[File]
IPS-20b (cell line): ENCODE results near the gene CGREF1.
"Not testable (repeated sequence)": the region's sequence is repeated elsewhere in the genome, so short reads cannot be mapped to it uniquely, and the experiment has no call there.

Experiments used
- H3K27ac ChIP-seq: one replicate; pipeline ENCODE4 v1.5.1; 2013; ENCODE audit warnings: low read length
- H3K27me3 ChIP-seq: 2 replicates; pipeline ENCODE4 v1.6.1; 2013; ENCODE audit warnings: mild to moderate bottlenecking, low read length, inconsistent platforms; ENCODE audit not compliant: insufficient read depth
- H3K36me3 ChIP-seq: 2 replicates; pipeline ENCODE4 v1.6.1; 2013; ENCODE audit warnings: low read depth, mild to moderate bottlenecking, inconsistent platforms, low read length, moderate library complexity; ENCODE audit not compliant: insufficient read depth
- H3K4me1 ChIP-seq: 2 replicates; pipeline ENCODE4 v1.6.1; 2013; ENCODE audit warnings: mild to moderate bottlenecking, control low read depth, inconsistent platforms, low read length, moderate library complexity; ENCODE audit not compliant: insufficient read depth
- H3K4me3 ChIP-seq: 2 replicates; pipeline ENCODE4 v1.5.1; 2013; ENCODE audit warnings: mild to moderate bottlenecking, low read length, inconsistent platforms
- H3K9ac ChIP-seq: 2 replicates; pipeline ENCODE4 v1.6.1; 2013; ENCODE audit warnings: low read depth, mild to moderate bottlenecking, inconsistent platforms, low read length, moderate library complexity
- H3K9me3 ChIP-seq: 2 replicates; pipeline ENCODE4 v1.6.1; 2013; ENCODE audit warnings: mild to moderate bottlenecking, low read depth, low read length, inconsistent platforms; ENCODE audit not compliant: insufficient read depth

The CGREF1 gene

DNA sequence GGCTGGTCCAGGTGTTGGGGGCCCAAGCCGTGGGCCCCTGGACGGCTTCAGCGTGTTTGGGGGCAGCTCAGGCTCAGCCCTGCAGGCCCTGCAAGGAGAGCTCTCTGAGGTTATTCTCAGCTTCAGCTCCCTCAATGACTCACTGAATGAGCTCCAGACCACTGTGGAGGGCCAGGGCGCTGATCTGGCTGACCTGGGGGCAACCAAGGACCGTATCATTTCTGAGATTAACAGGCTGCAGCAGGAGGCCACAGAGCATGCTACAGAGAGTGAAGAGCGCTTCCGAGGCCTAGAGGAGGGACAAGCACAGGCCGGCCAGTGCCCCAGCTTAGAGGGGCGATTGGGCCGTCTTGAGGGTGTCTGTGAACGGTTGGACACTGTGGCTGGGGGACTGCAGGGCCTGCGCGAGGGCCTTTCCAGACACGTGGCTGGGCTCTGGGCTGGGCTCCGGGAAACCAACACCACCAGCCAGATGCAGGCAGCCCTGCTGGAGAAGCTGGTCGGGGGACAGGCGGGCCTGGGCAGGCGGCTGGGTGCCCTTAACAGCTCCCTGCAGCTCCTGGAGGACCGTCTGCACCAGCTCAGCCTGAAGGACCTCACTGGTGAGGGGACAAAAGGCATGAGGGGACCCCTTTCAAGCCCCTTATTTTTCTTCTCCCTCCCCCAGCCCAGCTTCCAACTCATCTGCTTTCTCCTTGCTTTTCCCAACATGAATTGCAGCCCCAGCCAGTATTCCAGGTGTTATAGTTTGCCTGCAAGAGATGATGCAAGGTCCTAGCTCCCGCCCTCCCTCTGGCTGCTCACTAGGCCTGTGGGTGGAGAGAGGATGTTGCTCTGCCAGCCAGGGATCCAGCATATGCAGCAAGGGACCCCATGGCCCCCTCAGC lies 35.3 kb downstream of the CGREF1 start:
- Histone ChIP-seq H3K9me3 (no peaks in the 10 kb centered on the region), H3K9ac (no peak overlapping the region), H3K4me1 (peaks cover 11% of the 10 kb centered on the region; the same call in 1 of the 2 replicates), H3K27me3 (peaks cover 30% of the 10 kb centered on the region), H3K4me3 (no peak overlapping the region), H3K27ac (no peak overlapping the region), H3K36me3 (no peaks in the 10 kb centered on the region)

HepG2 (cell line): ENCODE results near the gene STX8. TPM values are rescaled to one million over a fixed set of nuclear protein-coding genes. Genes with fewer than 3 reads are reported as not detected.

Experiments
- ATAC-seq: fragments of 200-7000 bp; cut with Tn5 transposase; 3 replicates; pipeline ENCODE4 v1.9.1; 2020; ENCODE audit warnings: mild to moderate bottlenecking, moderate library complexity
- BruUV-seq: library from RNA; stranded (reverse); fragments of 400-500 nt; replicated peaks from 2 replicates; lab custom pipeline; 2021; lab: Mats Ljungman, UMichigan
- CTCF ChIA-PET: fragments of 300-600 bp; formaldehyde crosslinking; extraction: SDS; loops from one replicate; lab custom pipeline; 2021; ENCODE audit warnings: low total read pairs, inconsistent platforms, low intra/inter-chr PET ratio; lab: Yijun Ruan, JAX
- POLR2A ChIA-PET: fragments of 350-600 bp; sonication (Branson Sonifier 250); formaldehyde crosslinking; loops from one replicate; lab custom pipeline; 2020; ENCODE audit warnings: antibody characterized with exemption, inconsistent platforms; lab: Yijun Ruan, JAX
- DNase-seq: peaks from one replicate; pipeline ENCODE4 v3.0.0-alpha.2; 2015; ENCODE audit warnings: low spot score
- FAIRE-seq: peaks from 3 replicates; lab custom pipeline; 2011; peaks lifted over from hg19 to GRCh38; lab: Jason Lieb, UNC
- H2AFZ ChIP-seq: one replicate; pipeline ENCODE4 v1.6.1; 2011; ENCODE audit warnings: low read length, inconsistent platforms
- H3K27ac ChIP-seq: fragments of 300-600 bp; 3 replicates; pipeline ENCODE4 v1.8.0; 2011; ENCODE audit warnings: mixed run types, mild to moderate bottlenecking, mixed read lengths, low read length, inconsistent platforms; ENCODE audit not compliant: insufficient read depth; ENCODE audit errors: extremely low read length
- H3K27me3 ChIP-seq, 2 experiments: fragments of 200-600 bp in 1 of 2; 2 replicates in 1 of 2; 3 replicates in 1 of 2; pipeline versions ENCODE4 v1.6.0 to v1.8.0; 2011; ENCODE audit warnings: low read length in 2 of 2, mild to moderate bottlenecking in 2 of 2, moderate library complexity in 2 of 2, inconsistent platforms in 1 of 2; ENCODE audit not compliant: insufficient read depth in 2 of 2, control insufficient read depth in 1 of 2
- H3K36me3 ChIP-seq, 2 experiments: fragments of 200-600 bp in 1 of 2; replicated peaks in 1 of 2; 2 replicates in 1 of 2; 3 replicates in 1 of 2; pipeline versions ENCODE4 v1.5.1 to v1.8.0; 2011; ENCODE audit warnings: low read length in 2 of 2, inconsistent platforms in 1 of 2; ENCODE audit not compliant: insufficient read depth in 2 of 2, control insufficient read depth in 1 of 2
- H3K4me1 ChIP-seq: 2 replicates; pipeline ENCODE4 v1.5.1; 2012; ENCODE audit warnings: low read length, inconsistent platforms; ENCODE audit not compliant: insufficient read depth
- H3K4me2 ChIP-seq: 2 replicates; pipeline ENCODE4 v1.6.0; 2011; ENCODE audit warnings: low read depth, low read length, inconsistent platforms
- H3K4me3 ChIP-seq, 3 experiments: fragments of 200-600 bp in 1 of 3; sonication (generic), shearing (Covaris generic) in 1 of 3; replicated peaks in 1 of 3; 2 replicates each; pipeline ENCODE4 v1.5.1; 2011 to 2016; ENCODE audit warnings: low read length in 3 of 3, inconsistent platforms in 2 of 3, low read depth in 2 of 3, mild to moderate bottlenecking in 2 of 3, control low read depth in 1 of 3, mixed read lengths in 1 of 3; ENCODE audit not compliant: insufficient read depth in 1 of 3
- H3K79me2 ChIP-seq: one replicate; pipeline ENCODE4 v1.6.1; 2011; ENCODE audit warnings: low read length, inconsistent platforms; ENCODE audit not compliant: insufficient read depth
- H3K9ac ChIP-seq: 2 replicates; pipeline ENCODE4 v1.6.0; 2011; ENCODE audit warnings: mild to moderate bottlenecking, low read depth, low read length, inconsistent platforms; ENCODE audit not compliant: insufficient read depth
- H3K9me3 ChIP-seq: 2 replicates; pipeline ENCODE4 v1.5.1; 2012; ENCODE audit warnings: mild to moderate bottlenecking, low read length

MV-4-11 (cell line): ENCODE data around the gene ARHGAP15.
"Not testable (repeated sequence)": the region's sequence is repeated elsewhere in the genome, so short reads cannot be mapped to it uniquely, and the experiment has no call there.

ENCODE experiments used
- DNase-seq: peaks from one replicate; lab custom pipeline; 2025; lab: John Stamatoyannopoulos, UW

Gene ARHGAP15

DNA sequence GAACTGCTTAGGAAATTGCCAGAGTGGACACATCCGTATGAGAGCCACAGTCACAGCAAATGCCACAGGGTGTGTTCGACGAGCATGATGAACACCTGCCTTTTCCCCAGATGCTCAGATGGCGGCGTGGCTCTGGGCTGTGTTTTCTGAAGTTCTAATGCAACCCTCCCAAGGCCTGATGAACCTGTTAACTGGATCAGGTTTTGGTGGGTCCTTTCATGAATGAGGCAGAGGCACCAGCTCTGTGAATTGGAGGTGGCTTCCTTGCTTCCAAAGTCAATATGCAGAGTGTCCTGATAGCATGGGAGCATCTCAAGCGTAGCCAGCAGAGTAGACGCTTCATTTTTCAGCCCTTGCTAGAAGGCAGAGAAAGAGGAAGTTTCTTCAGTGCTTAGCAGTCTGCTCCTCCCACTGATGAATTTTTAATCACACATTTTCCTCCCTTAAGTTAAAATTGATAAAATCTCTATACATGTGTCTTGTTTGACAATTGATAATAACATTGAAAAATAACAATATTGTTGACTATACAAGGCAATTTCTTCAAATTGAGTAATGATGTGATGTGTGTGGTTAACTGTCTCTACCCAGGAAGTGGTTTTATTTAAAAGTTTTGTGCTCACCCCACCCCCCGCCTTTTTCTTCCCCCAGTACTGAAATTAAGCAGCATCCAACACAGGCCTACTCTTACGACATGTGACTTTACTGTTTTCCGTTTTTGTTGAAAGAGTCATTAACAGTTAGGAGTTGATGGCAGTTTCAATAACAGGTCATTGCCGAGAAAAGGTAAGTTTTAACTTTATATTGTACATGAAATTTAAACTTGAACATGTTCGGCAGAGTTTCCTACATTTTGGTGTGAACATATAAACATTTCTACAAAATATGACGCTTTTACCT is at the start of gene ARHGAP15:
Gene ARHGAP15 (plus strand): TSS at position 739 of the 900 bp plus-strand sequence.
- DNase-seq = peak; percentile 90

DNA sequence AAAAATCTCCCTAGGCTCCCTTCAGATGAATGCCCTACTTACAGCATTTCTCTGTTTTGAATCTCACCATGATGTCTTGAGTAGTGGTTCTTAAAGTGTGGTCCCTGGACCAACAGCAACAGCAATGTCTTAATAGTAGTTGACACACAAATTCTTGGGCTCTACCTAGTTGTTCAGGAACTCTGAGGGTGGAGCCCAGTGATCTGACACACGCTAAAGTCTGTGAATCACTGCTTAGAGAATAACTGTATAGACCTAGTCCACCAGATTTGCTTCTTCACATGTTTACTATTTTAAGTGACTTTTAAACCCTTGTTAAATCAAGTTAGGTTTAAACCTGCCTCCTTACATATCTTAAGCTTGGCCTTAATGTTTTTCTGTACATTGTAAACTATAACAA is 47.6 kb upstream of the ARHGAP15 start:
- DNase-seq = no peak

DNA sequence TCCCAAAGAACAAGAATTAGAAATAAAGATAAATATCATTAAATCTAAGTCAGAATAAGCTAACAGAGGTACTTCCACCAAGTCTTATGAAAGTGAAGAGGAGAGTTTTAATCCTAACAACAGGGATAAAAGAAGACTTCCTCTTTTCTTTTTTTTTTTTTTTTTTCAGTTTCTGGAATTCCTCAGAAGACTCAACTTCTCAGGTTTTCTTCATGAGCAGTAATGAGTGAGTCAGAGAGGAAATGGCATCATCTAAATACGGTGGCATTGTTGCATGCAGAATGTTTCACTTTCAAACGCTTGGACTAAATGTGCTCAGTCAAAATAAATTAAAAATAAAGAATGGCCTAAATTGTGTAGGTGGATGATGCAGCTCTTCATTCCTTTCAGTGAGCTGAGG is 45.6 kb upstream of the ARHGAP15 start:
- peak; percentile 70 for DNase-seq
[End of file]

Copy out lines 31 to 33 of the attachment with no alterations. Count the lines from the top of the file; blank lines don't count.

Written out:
- H3K9me3 ChIP-seq: 2 replicates; pipeline ENCODE4 v1.5.1; 2012; ENCODE audit warnings: mild to moderate bottlenecking, low read length

MV-4-11 (cell line): ENCODE data around the gene ARHGAP15.
"Not testable (repeated sequence)": the region's sequence is repeated elsewhere in the genome, so short reads cannot be mapped to it uniquely, and the experiment has no call there.